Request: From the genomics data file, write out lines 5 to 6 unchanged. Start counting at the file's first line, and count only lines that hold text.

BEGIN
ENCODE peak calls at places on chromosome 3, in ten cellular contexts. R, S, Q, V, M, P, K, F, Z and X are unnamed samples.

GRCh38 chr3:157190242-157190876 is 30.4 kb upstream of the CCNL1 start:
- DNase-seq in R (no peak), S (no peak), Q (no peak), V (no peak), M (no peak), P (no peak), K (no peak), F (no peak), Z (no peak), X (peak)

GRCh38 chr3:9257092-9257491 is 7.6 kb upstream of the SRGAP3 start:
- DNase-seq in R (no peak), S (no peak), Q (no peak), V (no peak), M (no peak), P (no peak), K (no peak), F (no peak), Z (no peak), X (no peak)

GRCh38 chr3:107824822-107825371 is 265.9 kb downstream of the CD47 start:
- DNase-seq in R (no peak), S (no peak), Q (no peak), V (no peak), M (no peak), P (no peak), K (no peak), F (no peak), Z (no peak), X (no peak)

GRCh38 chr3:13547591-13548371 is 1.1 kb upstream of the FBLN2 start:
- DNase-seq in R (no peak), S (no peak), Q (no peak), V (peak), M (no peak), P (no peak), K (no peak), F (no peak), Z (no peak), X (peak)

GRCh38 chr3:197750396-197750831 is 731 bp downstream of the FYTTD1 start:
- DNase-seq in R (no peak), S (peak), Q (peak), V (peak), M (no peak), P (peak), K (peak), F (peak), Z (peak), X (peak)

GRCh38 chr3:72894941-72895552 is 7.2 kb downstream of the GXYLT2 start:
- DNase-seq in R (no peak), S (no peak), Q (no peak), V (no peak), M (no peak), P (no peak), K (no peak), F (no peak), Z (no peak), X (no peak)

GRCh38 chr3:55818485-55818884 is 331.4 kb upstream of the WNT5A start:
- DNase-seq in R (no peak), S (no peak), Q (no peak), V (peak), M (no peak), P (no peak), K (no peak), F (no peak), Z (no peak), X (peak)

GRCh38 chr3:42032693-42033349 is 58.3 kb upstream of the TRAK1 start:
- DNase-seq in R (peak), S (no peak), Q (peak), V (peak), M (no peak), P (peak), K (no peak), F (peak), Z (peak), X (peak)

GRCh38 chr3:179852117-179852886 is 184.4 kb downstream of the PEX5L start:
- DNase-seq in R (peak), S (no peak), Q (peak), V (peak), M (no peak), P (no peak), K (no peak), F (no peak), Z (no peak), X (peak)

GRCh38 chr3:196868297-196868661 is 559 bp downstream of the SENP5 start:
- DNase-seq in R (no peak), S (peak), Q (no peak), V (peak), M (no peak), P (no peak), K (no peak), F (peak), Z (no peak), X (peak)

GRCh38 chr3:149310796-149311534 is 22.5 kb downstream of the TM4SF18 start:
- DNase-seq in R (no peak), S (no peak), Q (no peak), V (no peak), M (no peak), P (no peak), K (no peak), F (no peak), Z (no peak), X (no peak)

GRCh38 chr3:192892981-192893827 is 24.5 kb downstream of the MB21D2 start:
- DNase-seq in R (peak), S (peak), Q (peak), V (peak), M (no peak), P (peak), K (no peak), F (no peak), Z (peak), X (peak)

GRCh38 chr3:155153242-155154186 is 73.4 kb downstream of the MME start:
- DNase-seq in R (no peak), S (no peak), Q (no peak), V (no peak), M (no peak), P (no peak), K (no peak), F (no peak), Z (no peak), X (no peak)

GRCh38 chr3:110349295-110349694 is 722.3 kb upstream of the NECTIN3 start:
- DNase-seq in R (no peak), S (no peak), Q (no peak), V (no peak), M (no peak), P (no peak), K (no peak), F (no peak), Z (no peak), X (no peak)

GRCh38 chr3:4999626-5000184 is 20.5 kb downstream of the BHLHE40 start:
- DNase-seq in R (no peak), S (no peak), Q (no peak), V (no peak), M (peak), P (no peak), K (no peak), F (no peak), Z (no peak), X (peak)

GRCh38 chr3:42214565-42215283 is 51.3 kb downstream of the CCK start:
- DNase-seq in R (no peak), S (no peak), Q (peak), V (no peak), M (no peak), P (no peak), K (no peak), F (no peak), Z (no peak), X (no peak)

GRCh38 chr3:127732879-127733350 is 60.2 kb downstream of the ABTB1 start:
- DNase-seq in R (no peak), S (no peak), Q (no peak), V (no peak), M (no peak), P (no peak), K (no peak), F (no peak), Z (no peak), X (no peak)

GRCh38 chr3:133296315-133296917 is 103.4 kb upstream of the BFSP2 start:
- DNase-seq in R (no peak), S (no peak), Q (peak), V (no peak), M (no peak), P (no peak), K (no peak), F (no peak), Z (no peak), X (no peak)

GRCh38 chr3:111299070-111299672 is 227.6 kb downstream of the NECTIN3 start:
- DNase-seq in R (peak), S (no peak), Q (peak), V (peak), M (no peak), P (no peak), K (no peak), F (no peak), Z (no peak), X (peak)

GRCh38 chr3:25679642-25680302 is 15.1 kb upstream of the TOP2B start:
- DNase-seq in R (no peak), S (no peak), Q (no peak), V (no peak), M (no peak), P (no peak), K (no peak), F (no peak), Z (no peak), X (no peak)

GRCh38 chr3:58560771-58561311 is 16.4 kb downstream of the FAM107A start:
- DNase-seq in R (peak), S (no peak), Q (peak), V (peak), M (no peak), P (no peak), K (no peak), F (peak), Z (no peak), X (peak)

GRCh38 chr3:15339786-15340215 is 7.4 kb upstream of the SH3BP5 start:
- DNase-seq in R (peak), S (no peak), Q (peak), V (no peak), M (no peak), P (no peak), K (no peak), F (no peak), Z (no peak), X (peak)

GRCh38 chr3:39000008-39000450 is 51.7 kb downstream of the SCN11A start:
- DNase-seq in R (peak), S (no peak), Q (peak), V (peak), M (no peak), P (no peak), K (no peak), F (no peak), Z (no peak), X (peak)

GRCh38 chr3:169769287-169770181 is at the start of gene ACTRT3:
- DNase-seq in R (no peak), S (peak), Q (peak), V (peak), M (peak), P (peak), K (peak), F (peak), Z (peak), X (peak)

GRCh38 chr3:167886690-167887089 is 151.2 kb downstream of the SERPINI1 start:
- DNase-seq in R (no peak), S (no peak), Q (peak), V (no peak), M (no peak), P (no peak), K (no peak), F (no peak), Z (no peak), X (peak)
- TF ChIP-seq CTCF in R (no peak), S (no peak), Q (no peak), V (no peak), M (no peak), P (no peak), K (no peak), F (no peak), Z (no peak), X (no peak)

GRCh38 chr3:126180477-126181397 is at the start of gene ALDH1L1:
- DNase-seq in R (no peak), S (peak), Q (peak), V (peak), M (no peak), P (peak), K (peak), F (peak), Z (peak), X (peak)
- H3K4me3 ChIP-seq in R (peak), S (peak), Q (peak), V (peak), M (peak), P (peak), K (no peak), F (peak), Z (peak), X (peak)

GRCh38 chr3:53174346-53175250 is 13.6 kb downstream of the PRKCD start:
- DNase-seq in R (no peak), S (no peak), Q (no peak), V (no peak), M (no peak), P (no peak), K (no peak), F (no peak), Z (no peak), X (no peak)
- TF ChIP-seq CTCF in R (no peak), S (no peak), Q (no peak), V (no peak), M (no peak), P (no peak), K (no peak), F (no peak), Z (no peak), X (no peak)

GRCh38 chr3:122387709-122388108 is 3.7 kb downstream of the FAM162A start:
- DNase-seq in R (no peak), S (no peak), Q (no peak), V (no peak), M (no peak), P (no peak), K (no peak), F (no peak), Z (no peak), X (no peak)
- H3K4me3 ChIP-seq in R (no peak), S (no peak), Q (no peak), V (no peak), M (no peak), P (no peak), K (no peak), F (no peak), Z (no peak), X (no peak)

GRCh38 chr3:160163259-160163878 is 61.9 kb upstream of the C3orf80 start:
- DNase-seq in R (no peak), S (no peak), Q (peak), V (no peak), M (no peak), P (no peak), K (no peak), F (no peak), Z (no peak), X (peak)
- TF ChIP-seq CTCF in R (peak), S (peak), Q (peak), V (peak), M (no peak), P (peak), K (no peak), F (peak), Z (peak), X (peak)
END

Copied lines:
- DNase-seq in R (no peak), S (no peak), Q (no peak), V (no peak), M (no peak), P (no peak), K (no peak), F (no peak), Z (no peak), X (no peak)

GRCh38 chr3:107824822-107825371 is 265.9 kb downstream of the CD47 start: